As the trade conflict between the world's two largest economies escalates and China and the U.S. fire at one another with sharp import tariffs, some have raised fears of another powerful tool of Chinese retaliation: its American debt holdings.
But China's government is not considering reducing its U.S. Treasury bond holdings anytime soon, Vice Finance Minister Zhu Guangyao told CNBC's Eunice Yoon Wednesday.
"China is a responsible international investor," Zhu said, making reference to Chinese Premier Li Keqiang, who said during the country's latest Monetary Policy Committee meeting that reducing U.S. Treasury holdings was not on the table. "What the premier said is our policy."
China is the largest foreign holder of U.S. debt, which is rapidly mounting amid massive government stimulus programs. Beijing holds $1.17 trillion in Treasury bonds, according to official stats, helping to finance the growing budget deficit. If it were to halt its bond purchases, government interest rates could potentially skyrocket, as well as force borrowing rates up for consumers and companies.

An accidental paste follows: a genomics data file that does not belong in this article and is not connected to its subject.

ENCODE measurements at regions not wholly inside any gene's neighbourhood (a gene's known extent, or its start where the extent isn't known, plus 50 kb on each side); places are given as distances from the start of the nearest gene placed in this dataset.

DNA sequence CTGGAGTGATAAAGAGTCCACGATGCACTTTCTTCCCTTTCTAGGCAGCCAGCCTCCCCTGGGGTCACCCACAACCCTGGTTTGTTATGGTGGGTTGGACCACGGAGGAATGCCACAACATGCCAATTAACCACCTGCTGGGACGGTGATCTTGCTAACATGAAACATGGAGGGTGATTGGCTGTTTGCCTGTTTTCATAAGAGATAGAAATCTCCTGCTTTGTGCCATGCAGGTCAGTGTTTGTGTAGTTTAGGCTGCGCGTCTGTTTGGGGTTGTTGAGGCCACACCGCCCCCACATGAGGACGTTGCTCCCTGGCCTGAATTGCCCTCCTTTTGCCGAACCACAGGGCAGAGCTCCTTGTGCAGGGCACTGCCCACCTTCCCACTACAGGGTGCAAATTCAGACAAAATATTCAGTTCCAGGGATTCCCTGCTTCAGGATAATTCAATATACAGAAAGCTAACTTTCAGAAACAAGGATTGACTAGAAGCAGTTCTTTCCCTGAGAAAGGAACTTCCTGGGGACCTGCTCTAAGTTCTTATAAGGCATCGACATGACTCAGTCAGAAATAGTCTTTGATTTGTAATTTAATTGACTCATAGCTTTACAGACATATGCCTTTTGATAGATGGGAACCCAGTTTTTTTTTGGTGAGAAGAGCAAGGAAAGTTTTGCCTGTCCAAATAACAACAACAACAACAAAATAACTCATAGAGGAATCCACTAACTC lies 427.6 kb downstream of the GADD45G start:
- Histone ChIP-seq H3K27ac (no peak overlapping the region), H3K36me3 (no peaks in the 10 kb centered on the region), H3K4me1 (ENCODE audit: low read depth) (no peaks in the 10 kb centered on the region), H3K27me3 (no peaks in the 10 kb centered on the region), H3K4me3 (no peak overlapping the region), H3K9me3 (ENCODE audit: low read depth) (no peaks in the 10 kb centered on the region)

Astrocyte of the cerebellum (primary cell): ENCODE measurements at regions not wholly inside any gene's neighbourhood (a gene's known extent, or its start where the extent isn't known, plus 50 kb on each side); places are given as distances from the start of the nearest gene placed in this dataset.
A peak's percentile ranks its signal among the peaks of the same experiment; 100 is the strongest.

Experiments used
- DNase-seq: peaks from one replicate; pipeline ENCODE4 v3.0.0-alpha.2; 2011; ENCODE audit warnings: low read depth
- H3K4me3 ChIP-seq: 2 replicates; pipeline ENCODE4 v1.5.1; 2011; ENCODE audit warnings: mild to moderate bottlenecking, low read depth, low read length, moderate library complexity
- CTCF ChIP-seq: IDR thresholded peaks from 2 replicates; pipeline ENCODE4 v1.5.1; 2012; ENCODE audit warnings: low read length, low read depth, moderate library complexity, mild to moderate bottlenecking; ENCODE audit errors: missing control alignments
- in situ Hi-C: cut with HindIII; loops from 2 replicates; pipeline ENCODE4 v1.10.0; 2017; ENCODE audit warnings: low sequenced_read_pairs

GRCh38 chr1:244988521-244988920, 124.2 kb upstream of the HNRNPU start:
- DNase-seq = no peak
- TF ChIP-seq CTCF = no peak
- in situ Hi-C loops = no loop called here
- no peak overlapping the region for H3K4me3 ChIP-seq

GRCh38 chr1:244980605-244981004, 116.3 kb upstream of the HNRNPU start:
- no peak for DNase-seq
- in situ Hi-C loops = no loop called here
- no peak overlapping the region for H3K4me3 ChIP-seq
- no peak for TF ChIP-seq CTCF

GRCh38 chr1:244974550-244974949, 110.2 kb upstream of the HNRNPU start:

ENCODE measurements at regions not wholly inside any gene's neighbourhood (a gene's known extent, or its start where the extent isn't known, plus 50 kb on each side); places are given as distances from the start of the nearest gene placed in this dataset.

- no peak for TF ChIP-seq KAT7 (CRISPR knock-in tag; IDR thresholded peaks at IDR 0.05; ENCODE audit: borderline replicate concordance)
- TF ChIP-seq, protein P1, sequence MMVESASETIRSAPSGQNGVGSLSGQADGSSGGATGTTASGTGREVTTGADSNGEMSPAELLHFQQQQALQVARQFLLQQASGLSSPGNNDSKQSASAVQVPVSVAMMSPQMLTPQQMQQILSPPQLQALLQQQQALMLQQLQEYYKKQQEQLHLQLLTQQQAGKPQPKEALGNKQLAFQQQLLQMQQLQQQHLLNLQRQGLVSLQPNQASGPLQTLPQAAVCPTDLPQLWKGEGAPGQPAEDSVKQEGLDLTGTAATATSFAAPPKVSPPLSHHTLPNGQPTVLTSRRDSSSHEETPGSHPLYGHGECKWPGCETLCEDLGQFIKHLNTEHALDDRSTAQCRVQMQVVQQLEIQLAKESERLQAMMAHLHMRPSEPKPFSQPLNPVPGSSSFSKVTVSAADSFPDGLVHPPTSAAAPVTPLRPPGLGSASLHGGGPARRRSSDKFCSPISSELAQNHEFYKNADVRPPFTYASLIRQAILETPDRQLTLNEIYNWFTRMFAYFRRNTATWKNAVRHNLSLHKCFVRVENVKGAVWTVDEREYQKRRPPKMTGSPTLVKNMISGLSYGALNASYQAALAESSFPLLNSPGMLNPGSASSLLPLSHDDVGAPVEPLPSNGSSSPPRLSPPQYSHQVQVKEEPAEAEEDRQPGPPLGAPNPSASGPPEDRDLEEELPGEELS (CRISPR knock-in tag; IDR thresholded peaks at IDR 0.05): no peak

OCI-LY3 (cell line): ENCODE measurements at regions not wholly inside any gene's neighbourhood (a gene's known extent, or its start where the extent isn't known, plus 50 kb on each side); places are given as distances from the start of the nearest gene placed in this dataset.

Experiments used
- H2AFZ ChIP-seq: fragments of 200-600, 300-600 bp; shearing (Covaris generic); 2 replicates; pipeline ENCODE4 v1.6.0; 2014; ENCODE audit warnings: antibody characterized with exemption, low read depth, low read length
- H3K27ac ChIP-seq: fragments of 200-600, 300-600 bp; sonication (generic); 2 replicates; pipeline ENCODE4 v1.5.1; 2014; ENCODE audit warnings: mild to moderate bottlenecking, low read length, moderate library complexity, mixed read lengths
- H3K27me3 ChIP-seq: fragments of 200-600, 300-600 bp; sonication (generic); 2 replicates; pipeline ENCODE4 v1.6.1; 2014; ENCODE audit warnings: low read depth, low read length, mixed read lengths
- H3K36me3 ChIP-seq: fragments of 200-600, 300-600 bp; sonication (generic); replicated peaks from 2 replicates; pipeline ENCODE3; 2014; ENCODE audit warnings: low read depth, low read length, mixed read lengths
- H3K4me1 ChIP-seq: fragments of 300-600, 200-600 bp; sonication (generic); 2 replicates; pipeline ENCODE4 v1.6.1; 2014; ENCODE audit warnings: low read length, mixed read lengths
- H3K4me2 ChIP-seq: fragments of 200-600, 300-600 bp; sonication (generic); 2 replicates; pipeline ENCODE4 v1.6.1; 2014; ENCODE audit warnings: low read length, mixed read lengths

Speculation over the Chinese-owned debt has abounded thanks to some mixed messages. On Tuesday night, Chinese ambassador to the U.S. Cui Tiankai responded to a question on Treasury bond purchases simply by saying that, "If the other side makes a wrong choice, we have no alternative but to fight back."